Saint Louis won just five games the season before Spoonhour arrived, but in his second season the Billlikens were 23-6 and ended a 27-year NCAA tournament drought by leaning on the outside shooting of guards Erwin Claggett, Scott Highmark and H Waldman, combined with stingy defense. The 1994-95 team, which also won 23 games and went to the second round of the NCAA tournament, set a school record with 284 3-pointers.

"What I always liked was we could play a team like Memphis, and Memphis would dunk two and just pull the goal down," Spoonhour recalled in 1996. "Then we'd hit two 3's and be up by two points. You could see them going, 'This doesn't seem right.' I always sort of liked that."

It wasn't run and gun at all. Spoonhour preached patience on offense and often stomped his feet to make sure players were paying attention at both ends of the floor.

"Defense was a big, big deal," Rowe said. "And if you were going to dunk, that was fine, but you'd better make it."

Spoonhour could be stern, but usually would leaven ire with cornpone criticism such as calling a player a "Hickory Nut Head." Following a 27-point loss at home against Cincinnati in 1998, Spoonhour deadpanned: "I would suggest we get out of here before the roof falls in."

During Saint Louis' heyday in the mid-90s, the Billikens played to consistent sellout crowds of 21,000 and students planted plastic spoons all over campus in tribute. Average attendance increased by about 10,000 fans.

"Charlie Spoonhour was a man of great character and integrity," said Rev. Lawrence Biondi, the school president. "I will always remember his positive personality, his energetic spirit and his deep devotion to his players."

Saint Louis' first-round victory over Minnesota in 1995 was the school's first in 43 years. The Billikens lost in the second round to a Wake Forest team led by future NBA star Tim Duncan. Saint Louis also went to the NCAA tournament in 1998 but freshman sensation Larry Hughes then jumped to the NBA, leaving a talent gap Spoonhour couldn't solve. He resigned in 1999, but kept the mood light.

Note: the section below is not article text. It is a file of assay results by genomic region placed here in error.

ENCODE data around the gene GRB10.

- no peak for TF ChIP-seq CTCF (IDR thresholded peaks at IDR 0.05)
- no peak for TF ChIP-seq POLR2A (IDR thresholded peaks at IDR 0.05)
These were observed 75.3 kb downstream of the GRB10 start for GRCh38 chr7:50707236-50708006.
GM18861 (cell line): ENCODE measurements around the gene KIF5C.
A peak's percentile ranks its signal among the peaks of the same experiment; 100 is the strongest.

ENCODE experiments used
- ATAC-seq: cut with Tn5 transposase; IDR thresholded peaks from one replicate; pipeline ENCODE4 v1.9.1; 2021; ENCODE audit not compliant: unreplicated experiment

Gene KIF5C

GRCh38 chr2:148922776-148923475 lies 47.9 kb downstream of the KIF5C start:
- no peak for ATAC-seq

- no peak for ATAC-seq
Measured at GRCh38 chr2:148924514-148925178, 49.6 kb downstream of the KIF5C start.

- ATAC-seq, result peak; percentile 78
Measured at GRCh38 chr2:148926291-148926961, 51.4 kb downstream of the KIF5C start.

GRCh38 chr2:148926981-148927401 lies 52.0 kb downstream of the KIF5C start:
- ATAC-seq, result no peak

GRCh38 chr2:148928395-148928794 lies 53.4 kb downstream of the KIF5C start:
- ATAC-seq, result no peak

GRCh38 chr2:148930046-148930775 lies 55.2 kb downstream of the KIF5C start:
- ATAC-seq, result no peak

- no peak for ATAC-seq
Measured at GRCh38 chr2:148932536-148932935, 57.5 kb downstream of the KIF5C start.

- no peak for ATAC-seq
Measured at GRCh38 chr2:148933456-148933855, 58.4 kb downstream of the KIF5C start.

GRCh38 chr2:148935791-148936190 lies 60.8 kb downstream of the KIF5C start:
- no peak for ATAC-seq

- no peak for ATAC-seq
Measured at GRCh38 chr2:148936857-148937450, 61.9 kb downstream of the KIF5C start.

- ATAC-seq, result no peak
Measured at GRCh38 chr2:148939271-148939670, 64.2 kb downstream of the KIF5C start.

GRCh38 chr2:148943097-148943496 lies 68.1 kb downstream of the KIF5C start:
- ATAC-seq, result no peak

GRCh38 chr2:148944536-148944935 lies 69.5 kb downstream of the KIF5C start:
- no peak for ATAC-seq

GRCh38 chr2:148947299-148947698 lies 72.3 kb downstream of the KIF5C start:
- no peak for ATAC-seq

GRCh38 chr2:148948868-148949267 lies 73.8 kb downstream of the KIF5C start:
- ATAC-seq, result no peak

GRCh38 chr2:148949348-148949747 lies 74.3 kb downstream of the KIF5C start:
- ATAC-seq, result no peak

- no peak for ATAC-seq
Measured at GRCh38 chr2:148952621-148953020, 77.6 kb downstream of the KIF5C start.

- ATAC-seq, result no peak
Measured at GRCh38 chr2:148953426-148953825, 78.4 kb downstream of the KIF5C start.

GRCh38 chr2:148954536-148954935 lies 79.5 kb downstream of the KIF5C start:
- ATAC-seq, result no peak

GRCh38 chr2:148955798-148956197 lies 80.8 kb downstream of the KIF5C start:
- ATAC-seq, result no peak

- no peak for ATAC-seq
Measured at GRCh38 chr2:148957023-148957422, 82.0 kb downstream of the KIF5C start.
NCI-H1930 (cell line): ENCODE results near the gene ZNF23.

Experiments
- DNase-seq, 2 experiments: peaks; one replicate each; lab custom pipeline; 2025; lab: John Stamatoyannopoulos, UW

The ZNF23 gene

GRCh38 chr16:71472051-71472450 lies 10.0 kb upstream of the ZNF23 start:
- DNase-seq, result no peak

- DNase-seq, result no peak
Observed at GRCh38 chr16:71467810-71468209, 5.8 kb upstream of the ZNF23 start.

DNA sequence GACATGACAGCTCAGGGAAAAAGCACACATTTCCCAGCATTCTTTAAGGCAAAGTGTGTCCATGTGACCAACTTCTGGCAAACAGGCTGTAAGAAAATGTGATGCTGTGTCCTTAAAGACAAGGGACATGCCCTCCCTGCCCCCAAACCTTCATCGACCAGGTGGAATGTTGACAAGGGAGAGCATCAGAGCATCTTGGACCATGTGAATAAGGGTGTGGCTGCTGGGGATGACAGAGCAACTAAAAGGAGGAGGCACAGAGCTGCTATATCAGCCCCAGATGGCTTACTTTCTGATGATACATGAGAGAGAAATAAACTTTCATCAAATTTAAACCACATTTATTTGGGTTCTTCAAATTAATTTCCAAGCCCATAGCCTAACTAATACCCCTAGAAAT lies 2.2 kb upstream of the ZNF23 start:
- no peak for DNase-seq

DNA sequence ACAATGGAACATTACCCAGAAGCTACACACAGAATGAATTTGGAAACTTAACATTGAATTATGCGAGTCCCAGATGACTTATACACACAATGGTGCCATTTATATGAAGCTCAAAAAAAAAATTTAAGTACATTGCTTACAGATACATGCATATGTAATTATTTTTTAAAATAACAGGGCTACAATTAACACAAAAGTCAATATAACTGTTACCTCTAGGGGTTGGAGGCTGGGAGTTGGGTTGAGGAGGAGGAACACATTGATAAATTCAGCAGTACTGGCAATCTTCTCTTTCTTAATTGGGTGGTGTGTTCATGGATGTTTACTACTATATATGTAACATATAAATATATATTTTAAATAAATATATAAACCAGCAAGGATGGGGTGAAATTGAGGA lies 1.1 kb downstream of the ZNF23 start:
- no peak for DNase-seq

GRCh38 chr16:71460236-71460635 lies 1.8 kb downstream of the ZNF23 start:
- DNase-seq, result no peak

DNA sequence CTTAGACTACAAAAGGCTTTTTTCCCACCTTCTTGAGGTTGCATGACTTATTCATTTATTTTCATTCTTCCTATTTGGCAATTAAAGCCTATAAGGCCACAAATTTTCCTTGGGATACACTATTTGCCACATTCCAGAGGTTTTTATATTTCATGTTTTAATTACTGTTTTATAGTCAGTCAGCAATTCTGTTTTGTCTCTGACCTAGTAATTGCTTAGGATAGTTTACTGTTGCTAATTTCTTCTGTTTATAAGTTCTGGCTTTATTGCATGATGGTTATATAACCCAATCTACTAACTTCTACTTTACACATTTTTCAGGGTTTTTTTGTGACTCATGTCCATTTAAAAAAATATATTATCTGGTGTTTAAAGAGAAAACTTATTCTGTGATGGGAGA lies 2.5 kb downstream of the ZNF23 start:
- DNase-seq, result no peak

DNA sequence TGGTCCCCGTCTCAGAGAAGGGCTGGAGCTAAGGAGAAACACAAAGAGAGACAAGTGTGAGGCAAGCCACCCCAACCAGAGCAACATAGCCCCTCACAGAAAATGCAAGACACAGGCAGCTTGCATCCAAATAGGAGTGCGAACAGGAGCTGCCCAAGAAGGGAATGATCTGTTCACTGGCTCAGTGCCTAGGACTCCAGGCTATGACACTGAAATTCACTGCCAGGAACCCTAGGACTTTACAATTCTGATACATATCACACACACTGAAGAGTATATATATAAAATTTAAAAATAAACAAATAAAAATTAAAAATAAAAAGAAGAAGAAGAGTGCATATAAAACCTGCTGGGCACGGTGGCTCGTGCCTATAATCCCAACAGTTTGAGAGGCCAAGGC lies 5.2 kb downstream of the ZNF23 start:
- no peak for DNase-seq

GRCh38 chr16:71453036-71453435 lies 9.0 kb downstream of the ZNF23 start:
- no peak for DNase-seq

"I am not sick, no matter how I look," Spoonhour said. "I'm not getting divorced. There's just a point when you have to get off the merry-go-round, and that point is now."

After compiling a 122-90 record in seven seasons at Saint Louis, Spoonhour retired briefly before returning to coaching at UNLV. He was 54-31 in three seasons, resigning with 10 games to go in 2003-04.

Spoonhour's son, Jay, is an assistant coach at UTSA. Jay Spoonhour was assistant coach under his father at Saint Louis and UNLV, and was 6-4 as interim head coach after Charlie Spoonhour stepped down.

Spoonhour will be inducted into the Valley Hall of Fame in March. Elgin said he spoke recently to Spoonhour, who had been excited about making the trip to St. Louis.

"He was probably one of the greatest teachers that I ever had the privilege to be involved with," said Kelby Stuckey, who played for Spoonhour at Missouri State from 1985-89. "The lessons he taught me helped me, not just on basketball court, but life in general."

AP Sports Writer Aaron Beard contributed to this report.